Tag Archives: Baseball

Jackie Robinson Day! April 15

I’m a HUGE Jackie Robinson fan. After Jesus Christ, he is the person I most admire.

I’ve been posting almost hourly over on my Facebook page. You can click on the link on the right and see what all I’ve put up.

Here’s one essay I linked to, which I wrote a few years ago for my old blog. Joe Black tells how Jackie changed his entire life.

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Tomorrow I’ll put up a post with links to everything I did today about Jackie. But you can head on over and see some of them now.

This Day in Baseball History: March 23, 1938 – Landis Frees the Minor Leaguers

FederalLeagueI love baseball history and I enjoy writing short bits about it. I frequently write a ‘This Day in Baseball History’ post at my Facebook page.  I thought this one was worth posting here on my blog. It ties in my second-favorite player of all time towards the end.

In 1913, the newly formed Federal League began play as a baseball minor league. In 1914, it became the third major league, throwing (for the time) big money at current National and American League players to entice them to switch teams. Several, including a few Hall of Famers, did. In January of 1915, the Federals filed an antitrust lawsuit against the other two major leagues.

The federal judge assigned stalled the case until the Federal League signed an agreement with the other two leagues, dropped the suit and folded. The owners of the Baltimore Terrapins were the only team to object to the agreement. They would then file their own suit, leading to the famous Supreme Court ruling that baseball was not interstate commerce and therefore not subject to anti-trust laws (what a joke!).

Kennesaw Mountain Landis was the federal judge who oversaw that first lawsuit and kept it from progressing – to the great benefit of the Major League Baseball. Then, after the famous Black Sox Scandal of 1919, the baseball owners begged Landis to become the first Commissioner, in an attempt to restore the public image of the National Pastime.

Landis_FistHe accepted, receiving a lifetime appointment and total authority. Later, the owners would regret creating this Frankenstein, but they were desperate in 1920. He was a supporter of the reserve clause and had no mercy on players suspected of gambling. While the owners certainly played a large part, Landis enforced segregation in the game. His successor, former US Senator Albert ‘Happy’ Chandler, supported Jackie Robinson’s signing.

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Baseball Throwback Thursday – Medwick & the 48 Braves

Over at my other blog, Walking Through The Valley, I’ve got a couple more baseball posts for Throwback Thursdays.

Last week, I looked at Ducky Medwick’s beaning – an even that derailed a Hall of Famer’s career.

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This week, I delve into the story behind “Spahn and Sain and pray for rain.” It’s a nice little look at the 1948 Boston Braves. No, not Atlanta. Not even Milwaukee. Yes, Boston.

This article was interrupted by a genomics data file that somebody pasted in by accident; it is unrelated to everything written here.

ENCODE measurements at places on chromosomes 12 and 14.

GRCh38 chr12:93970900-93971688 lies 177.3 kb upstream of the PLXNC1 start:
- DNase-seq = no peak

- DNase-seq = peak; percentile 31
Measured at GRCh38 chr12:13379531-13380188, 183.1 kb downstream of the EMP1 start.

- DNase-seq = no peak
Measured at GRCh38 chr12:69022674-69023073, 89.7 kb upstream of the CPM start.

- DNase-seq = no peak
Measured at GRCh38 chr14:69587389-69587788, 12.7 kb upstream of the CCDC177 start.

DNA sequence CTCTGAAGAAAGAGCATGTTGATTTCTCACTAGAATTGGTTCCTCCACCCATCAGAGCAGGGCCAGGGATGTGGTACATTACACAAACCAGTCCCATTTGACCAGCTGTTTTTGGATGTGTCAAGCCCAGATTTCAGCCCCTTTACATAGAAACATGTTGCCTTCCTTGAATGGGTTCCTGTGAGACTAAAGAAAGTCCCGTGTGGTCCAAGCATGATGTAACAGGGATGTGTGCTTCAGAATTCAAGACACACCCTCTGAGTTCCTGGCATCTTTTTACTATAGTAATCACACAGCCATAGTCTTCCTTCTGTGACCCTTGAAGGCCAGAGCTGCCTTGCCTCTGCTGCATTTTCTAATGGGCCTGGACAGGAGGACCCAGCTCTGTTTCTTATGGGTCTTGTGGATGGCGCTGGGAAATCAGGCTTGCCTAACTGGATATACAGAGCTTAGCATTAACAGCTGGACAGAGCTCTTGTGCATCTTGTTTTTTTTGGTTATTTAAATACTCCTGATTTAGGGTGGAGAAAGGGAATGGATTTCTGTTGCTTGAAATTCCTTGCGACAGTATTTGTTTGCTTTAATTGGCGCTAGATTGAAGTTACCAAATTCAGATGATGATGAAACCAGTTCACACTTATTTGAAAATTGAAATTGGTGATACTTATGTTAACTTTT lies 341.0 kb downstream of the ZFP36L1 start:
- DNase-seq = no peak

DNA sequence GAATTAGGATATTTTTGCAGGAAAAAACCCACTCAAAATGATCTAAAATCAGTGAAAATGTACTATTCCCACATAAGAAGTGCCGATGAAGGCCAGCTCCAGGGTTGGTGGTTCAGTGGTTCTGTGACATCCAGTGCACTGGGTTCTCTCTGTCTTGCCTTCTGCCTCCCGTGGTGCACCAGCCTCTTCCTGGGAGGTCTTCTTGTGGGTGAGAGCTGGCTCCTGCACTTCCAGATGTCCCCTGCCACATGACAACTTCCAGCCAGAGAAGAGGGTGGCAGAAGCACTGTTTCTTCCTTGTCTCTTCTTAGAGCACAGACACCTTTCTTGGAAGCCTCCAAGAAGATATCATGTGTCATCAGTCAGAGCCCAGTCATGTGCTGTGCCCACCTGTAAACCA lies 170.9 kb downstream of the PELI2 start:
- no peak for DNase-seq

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Head on over and take a look.

 

RIP Don Zimmer – A Bum in 1955

With Don Zimmer passing away, my love of baseball history moves over to AlmostHolmes. Click here and read a short piece I wrote on a man who spent his entire adult life working in the sport he loved.

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Brooklyn spring training at Dodgertown. Ed Roebuck (center) gives out cigars to Zimmer (far left), Johnny Podres, George Shuba, Dick Williams and Roy Campanella

Branch Rickey Threatens Major League Baseball. Also, Ty Cobb Was a Hall of Fame Jerk.

Sherlock Holmes, Solar Pons, Nero Wolfe, John D. MacDonald, Elric of Melnibone, Tony Hillerman, Humphrey Bogart, Dashiell Hammett, The Beach Boys: there are a lot of things I like to read and write about. But if I could only have one, it would probably be baseball history. I just love that subject.

ContinentalLeagueNPOver at Walking Through the Valley, I’ve got another cool baseball post up. Branch Rickey, who invented the minor league system and brought Jackie Robinson to Brooklyn to smash the color barrier, nearly created a third major league. Though it failed, it did force baseball to expand: something it had resisted for decades.

 

Also: you might have heard that Ty Cobb was a bit of a jerk. Well, he proved that in 1912 and his team went on strike in his defense!

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Eddie Stanky – A Tough letter from mom

Since this is a Holmes/writing related blog, my baseball posts are over at my old blog, Walking Through the Valley.

But I love baseball history (more than I like most of the self-centered athletes playing the game today) and I like writing about little bits of it. Jackie Robinson is my idol and Eddie Stanky played a role in his rookie season. Coupled with the memorable letter his mom wrote him as a rookie, I thought I’d share a link to my post about Stanky.

Spider Jorgensen, Pee Wee Reese, Stanky and Robinson. The 1947 Dodgers infield for Robinson’s rookie season.